The Assassin’s Curse is a pirate fantasy adventure YA novel set in about a girl pirate who escaped an arrange marriage but end up being hunted by an assassins until he inexplicably cursed to protect her or he suffer. The book consists of the struggle of Ananna (I actually have a guy friend named Anand who had his birthday while I’m reading this.. lmao) who valued her freedom and refused to bow down to everyone and basically she does what she does the best – pirate and Naji, a scarred assassin who somehow inextricably had to protect his mark because of the curse he had for years that one day someone would save his life and he would be bound to his saviour.
You know the main attraction of the book was the cover. Its Khat (which means lines in arabic…. or what we usually call it here… there’s a lot of names for it) or what you call, style of Islamic Calligraphy. So pretty right? My house have khats for surahs (why is often why called Islamic instead of Arabic) and sometimes I see someone carve khats on wood to make decorations at the side of the street near my university apartment. There’s a lot of style of using arabic words for khats like jawi (which I can read) and chinese arabic calligraphy (yes, there’s muslims in china too) but all involve the usage of elegant strokes which are readable at least to anyone who know basic alif ba ta alphabets.
…This thing is probably older than me…
If you’re wondering, khat is a type of calligraphy while jawi and other arabic words usage are technically fonts. I can write in arab and jawi but I can’t do Khat. I do write in cursive but I fail at artistic font, I lack patience for it, so how do you expect me to do calligraphy. By the way, the book cover is just calligraphy. Take it as contemporary calligraphy since the borders doesn’t really say anything besides decorative filigrees. So don’t worry about it.
And the other things was the setting of the book. The author tried to come up with a setting that suit desert life, clued from the cover probably Arabian deserts but the content of the book is much more Pirates of the Caribbean than Frank Herbert’s Dune. While reading Ananna’s dialogues, I thought that she sounded more like Southern girl more than Keira Knightly’s Elizabeth Swan. So if you want a pure arabian landscape fantasy like thousand nights, I guess it wouldn’t hurt to recommend Saladin Ahmed’s Throne of the Crescent Moon which I will be reading in other time. The book is an adventure novel so it might have help if the final book will show maps and navigation since a part of the novel is about Ananna learning how to navigate in high seas and practice navigational math. I actually did those math in school like calculating knots according to time zones and the direction from A to B using knots so somehow the book reminded me of high school.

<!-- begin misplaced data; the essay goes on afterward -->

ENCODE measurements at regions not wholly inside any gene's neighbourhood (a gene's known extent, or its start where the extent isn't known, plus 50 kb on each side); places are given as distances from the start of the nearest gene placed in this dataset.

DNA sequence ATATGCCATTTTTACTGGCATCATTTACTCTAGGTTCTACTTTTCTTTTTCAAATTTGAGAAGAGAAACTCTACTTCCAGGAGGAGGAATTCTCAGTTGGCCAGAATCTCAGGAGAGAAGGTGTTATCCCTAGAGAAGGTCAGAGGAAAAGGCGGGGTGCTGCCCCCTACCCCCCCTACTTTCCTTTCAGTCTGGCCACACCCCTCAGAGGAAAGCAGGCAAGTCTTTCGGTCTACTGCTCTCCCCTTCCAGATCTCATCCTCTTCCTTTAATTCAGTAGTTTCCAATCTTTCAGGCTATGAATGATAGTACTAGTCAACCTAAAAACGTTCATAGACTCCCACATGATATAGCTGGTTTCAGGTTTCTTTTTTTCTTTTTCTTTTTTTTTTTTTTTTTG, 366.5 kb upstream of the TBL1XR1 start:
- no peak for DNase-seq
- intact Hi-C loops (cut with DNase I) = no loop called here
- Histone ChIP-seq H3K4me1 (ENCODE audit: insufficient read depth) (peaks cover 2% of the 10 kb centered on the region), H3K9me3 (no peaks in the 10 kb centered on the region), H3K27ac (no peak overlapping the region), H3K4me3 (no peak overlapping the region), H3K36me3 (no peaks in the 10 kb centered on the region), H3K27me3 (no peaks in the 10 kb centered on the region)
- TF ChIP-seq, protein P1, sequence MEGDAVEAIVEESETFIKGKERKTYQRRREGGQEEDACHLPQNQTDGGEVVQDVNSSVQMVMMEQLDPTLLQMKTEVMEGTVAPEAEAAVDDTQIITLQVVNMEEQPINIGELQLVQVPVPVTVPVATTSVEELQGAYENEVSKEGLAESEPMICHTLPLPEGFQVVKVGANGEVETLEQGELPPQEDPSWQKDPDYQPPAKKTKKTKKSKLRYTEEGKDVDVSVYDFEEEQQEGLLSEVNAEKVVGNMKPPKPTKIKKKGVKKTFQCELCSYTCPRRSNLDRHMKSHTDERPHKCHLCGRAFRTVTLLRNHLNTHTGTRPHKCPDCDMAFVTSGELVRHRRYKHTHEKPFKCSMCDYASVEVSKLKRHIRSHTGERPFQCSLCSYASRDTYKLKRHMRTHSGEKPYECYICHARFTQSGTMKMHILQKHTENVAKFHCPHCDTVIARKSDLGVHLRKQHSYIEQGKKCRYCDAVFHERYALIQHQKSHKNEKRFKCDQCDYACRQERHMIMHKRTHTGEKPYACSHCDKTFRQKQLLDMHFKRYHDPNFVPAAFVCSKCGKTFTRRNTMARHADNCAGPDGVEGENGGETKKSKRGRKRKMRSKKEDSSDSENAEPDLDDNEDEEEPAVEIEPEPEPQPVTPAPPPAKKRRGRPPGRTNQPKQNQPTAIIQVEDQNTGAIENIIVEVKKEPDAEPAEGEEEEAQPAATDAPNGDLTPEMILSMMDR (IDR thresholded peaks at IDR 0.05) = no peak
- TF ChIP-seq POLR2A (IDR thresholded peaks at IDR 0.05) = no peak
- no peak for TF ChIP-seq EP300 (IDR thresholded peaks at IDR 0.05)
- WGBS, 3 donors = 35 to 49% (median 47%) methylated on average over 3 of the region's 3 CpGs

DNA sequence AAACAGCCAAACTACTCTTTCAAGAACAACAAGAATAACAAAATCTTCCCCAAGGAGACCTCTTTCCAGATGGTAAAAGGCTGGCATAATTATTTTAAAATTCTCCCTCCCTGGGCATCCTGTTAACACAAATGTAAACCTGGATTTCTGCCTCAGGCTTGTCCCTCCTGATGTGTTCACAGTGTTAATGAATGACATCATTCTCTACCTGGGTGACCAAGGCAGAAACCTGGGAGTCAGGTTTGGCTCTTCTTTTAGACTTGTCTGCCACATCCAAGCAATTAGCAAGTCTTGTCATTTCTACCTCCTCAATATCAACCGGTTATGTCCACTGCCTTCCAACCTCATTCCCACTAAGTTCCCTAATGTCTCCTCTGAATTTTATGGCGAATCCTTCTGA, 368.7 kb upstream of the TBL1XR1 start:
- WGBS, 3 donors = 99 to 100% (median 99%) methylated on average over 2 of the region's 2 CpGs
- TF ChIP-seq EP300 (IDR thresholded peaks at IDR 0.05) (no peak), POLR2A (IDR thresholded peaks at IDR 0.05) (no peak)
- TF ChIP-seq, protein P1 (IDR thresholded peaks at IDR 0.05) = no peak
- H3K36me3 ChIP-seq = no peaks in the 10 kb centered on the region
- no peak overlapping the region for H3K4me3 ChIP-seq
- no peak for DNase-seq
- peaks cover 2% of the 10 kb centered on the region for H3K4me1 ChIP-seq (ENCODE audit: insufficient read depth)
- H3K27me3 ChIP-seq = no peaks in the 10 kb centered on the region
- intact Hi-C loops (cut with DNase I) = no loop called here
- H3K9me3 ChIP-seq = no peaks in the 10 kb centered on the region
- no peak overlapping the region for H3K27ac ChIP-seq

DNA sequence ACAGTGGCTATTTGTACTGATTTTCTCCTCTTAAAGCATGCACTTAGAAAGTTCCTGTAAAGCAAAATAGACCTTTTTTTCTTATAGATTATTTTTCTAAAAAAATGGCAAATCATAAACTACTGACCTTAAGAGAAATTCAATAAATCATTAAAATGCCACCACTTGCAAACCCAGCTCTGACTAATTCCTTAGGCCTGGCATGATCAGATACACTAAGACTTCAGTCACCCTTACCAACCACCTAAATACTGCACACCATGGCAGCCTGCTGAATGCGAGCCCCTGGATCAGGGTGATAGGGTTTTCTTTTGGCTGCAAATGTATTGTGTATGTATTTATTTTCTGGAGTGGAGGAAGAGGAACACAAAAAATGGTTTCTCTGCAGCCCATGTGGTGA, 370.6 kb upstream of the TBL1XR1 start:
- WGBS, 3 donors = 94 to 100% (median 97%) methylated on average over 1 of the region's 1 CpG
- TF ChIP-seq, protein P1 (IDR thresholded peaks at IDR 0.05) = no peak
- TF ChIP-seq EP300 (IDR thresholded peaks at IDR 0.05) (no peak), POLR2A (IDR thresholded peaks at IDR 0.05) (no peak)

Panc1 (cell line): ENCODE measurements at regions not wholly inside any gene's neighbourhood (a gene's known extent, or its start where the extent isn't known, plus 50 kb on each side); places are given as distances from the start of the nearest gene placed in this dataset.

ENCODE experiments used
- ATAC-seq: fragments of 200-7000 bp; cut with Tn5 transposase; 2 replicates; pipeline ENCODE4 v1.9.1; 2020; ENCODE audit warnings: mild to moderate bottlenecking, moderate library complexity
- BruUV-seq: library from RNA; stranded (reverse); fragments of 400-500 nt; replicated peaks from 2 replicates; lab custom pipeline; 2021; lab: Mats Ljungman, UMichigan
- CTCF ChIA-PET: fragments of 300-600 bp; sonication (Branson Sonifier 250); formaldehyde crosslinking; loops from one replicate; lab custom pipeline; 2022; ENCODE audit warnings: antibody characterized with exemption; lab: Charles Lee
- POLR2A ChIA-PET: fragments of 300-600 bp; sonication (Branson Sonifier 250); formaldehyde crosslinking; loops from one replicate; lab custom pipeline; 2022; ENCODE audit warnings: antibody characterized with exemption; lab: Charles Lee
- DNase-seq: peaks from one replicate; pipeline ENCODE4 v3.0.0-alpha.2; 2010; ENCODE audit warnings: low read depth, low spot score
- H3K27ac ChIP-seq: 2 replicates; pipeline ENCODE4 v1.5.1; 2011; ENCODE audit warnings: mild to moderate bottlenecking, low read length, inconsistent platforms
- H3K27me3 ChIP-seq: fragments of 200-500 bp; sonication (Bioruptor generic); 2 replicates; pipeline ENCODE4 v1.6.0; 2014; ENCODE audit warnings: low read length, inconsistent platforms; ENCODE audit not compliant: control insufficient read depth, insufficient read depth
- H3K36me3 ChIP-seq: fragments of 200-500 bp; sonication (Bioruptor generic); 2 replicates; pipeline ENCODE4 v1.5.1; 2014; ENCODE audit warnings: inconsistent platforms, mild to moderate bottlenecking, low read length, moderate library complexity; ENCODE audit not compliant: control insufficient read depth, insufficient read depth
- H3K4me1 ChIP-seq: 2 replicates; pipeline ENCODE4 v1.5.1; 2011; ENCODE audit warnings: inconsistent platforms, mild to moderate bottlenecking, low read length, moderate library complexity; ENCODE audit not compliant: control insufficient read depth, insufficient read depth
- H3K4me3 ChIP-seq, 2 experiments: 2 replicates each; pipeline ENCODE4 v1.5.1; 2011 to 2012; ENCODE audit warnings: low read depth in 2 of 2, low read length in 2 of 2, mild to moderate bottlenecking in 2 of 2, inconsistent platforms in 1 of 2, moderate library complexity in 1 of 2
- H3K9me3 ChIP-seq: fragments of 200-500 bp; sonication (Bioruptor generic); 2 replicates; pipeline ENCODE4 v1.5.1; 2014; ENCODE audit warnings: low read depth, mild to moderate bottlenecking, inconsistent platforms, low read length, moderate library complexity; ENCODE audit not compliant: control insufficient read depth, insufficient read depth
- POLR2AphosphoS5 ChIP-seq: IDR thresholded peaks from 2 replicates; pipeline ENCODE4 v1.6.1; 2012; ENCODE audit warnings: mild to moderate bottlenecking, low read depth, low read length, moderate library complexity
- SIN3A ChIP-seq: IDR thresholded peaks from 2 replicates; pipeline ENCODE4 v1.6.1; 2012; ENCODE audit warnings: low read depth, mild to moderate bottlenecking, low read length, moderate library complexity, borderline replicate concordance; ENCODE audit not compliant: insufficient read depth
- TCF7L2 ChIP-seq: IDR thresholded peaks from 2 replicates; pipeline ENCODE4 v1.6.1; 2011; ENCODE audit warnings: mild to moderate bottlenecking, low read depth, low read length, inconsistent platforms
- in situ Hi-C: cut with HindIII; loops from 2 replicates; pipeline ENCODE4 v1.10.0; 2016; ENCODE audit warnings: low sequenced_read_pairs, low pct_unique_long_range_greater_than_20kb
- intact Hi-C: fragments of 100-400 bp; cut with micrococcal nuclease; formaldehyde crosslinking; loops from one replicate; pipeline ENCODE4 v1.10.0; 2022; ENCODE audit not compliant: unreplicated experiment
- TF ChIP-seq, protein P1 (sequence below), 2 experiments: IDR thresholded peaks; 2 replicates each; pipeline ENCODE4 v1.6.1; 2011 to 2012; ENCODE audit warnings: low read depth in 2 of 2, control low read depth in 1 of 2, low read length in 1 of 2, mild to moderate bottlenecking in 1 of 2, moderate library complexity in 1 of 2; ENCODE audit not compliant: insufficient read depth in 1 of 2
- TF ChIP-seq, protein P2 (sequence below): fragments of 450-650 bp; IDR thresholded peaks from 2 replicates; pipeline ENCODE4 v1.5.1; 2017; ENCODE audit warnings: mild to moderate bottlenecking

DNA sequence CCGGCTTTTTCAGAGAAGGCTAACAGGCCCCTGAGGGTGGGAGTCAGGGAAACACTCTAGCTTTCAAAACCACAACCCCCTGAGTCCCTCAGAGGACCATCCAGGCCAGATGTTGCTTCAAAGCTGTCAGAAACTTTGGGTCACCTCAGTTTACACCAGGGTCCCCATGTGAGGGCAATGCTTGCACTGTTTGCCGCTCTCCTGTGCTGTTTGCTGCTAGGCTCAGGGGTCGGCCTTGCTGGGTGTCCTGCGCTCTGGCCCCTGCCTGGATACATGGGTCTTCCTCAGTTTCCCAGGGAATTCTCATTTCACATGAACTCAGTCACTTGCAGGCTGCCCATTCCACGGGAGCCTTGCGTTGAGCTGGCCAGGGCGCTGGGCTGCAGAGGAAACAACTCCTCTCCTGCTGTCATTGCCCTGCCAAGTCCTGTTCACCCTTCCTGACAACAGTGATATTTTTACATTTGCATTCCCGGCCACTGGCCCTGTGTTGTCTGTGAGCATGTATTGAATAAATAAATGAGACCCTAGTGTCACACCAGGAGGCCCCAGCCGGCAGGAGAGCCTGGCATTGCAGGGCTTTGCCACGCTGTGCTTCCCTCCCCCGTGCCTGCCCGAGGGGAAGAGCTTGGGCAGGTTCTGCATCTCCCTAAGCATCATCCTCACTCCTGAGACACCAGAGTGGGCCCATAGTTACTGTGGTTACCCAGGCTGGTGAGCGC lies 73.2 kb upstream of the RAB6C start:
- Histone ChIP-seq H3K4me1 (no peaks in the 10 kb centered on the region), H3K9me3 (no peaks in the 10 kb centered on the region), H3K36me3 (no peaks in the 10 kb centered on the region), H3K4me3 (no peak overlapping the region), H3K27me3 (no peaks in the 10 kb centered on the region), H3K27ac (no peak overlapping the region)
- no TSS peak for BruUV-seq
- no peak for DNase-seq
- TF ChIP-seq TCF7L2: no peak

Ananna is the type of character that I always like. She’s a pirate. She can fight with swords and knives. She’s naturally suspicious to everyone. She’s courageous, she’s sneaky, she doesn’t sit and wiggle her feet for things to fall on her lap and wait for everyone to protect her like most YA characters do these days. She’s cautious and rebellious. Honestly, she’s really a joy to read. Naji on the other hand is like Squall Leonhart and Cloud Strife who think too much and overcomplicated and kept fringing around the truth and really is fragile. He’s the cool characters with layers of flaws and the likes. He’s fun to read but everything about him screams angst.
Since the book is quite short and is made into a serial, I can’t really comment about the development of the storyline except that the book is easy to read and very fast paced that I was constantly aware on my progression while reading and wished I have more pages to read. I would have rated it high since I was all stars while reading this book but 18 chapters is not enough! Since the book is quite moderately descriptive, it does ate out some of the pages which you can barely had enough conflict in the book so it was more of a first chapter of an adventure than a normal lengthy YA books. There weren’t much about the society in the book except for several minor characters that was very intriguing and memorable but the introductory nature of the book somehow weakens the storytelling. But a continuation was expected so I don’t dwell much on it. The book were detailed with action and world-building mysticism that was very intriguing. Magic in the desert society was multi-layered with prejudices and plain menace. The character inner conflict was remarkable, Ananna was alone in the world, her companion was an assassin sent to kill her which made the entirety of the story is plain fascinating.
I love assassins storylines. Usually I watch anime that revolved around assassins and movies about spies, so having a mash of pirate, arabian and assassins storyline is very entertaining. I definitely recommending it if you like short reads about fantasy and magic because the book is definitely one of the kind. As for demography, I think it would appeal to either gender or any ages since it wasn’t a violent book but more to action adventure. There’s also slight steampunk influence in this book so I am actually looking forward for the next book should the author decides to elaborate more on the mechanicals.
The book will be published on 2nd October 2012, review copy by Angry Robot aka Strange Chemistry from NetGalley. Be sure to pre-order this book since its really is a good debut novel with awesome cover no less!